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I have a function that its job is generate a python class implicitly according to the given name that pass throw the function. After that I want to create field and method implicitly for the generated class too. I don't know how can start it. Can someone help...

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WHat are you trying to accomplish? –  Andreas Jung Jan 10 '13 at 8:44
    
Does it need to be of a specific name? You could just generate it then assign it to whatever variable like NewClassName = OldClassName or ClassName = ClassFactory(**options). The only "downside" is that repring it will give the original name. –  DanielB Jan 10 '13 at 8:46
    
You can create classes dynamically based on input parameters, is that what you are trying to do? –  Martijn Pieters Jan 10 '13 at 8:46
    
If you just want to create class in function, type() will be your friend. If you want others, please declare more details. –  jinghli Jan 10 '13 at 8:47
    
Why do you need a class created at runtime. That's very unusual that you have a real usecase for that. –  Lennart Regebro Jan 10 '13 at 9:35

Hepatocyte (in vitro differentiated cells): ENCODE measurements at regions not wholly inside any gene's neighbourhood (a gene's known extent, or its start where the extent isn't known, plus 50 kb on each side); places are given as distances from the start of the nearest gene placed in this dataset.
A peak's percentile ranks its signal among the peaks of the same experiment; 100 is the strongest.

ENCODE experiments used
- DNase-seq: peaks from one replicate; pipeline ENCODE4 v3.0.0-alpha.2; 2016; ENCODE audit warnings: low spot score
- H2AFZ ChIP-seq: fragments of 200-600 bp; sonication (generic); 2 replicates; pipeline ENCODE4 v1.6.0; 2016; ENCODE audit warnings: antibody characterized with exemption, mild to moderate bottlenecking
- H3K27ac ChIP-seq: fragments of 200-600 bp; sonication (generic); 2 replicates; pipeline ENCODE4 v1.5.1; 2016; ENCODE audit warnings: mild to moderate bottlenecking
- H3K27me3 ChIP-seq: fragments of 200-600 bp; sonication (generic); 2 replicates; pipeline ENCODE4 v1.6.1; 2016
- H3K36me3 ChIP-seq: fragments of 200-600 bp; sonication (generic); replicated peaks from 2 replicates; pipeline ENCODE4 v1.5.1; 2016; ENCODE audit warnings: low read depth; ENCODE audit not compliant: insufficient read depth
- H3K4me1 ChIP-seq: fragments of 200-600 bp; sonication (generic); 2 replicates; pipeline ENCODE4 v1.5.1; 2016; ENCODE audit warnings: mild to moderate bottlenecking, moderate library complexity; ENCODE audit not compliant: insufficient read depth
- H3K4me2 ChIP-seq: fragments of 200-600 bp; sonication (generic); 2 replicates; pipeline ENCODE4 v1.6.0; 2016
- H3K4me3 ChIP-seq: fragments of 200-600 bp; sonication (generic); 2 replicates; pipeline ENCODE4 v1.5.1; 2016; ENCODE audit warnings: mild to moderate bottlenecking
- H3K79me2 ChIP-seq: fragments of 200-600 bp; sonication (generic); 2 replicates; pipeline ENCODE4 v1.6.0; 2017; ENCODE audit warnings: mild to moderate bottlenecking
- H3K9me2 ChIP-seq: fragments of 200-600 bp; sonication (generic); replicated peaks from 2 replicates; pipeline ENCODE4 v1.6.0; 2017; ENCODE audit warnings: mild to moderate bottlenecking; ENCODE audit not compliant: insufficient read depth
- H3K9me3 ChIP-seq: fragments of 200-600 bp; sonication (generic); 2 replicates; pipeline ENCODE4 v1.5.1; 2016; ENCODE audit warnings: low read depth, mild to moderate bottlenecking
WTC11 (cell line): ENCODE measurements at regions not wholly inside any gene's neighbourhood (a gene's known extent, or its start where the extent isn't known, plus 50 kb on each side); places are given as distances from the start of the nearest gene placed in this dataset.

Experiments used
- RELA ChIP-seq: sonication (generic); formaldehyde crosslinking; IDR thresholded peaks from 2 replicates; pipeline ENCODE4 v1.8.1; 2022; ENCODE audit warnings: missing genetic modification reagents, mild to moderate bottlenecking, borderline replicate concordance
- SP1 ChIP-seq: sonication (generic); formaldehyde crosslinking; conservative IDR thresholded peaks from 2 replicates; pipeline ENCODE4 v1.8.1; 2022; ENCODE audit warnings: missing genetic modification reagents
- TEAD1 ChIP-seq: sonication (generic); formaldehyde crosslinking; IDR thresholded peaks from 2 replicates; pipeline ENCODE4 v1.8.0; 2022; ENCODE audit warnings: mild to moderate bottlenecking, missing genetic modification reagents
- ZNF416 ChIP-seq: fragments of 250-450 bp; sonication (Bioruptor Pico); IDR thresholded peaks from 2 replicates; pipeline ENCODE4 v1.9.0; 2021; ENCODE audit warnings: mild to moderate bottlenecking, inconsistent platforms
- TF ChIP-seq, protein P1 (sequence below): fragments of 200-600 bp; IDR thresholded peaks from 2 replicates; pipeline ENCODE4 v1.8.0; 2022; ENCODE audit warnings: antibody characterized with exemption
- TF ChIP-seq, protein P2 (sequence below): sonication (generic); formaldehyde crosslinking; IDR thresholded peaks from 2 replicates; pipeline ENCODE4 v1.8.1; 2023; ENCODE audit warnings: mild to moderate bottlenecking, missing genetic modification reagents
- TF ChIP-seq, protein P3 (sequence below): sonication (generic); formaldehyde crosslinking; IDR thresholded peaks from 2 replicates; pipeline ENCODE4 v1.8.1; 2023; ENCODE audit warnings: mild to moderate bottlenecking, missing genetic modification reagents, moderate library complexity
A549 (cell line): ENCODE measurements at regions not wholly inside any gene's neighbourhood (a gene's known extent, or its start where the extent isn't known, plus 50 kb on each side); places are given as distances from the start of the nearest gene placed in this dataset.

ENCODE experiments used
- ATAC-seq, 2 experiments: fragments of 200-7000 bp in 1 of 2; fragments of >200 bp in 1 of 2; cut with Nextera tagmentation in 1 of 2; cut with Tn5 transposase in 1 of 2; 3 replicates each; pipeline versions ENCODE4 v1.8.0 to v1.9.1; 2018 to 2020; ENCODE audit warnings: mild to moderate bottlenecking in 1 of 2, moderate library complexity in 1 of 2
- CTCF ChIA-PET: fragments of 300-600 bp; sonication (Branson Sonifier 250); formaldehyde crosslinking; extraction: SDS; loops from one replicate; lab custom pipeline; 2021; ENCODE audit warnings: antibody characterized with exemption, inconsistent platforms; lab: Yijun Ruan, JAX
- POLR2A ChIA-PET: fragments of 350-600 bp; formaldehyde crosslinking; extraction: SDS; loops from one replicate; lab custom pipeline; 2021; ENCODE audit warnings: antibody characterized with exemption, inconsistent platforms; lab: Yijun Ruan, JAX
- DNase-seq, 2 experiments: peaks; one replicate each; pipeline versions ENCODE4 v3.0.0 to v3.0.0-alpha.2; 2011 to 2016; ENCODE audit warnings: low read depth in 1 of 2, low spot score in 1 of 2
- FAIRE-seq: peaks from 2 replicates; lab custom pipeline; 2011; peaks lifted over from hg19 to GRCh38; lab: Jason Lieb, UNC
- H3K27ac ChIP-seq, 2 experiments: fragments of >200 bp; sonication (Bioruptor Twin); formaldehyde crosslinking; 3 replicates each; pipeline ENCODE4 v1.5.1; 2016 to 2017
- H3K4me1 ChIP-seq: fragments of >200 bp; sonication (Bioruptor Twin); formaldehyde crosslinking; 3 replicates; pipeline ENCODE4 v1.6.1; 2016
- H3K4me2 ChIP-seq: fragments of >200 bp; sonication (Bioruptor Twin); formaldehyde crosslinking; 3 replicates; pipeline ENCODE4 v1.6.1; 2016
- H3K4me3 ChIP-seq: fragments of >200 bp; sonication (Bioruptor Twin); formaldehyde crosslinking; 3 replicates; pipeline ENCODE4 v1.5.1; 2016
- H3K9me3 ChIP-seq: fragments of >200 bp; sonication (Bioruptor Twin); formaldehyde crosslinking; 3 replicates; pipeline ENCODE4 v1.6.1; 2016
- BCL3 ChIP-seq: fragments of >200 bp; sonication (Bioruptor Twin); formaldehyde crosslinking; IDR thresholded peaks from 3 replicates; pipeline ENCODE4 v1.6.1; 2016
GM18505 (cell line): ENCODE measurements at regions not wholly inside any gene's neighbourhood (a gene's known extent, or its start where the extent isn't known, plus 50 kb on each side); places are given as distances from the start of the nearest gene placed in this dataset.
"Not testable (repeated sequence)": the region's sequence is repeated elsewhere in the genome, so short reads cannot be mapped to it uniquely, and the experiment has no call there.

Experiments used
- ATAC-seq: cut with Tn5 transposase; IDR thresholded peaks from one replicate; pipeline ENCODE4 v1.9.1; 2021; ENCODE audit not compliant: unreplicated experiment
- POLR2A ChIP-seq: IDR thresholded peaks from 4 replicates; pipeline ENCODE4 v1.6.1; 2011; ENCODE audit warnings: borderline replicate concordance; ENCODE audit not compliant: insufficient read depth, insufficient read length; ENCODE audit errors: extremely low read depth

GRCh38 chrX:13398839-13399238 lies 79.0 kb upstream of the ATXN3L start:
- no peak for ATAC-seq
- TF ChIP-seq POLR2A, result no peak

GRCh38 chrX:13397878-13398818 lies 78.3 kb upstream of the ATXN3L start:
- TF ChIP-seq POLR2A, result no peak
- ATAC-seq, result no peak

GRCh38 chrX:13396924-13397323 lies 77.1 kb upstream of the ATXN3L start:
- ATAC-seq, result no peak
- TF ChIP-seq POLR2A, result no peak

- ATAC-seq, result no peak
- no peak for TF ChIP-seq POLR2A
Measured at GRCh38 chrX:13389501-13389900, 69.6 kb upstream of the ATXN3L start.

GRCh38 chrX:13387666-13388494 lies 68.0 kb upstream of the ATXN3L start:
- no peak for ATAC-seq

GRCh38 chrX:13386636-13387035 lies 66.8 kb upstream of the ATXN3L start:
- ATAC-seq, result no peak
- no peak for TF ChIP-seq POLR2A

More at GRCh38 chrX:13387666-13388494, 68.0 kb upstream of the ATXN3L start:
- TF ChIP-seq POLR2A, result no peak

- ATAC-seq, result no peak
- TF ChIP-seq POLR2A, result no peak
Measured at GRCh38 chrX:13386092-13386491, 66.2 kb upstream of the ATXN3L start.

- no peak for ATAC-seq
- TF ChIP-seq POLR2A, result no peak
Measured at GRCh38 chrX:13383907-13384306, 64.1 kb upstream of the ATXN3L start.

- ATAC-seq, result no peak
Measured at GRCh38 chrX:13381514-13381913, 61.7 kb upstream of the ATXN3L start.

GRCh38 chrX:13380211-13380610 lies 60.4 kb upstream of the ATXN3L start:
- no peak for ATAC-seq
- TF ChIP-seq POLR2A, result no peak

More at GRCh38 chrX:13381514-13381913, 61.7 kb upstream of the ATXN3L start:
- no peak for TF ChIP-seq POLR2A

2 Answers 2

up vote 4 down vote accepted

Do you really need a class? For "types" created at runtime, maybe namedtuple would be a solution.

from collections import namedtuple
MyType= namedtuple("MyType", "field1 method1")
x = MyType(field1="3", method1=lambda x: x+1)
print x.field1, x.method1(3)
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MyType not define after create this by namedtuple. Any idea? –  Vahid Javaherifar Jan 10 '13 at 9:52
    
mmm, my code works on my box. Do you use exactly my code? If not, please show me your code so I can look for errors. –  Thorsten Kranz Jan 10 '13 at 9:54
    
Yes. I use your code. –  Vahid Javaherifar Jan 10 '13 at 9:54
    
The error is: NameError: name 'MyType' is not defined. –  Vahid Javaherifar Jan 10 '13 at 9:56
    
For me, the output is 3 4, also on Python 2.7. Could anybody else please verify it works? So we could concentrate on why it fails on your system. –  Thorsten Kranz Jan 10 '13 at 9:58

You can try something like this using type():

def my_func(self):
    return 'my_func to become my_method!'

def class_maker(name,**kwargs):
    return type(name, (object,), kwargs)

A = class_maker('MyClass',my_method=my_func, field='this is my_field!')
inst = A()

print inst.my_method()
print inst.field
print inst
print A

Outputs:

my_func to become my_method!
this is my_field!
<__main__.MyClass object at 0x962902c>
<class '__main__.MyClass'>
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Thank you very much :D –  Vahid Javaherifar Jan 10 '13 at 10:02
    
Can you give vote to me? –  Vahid Javaherifar Jan 10 '13 at 10:27

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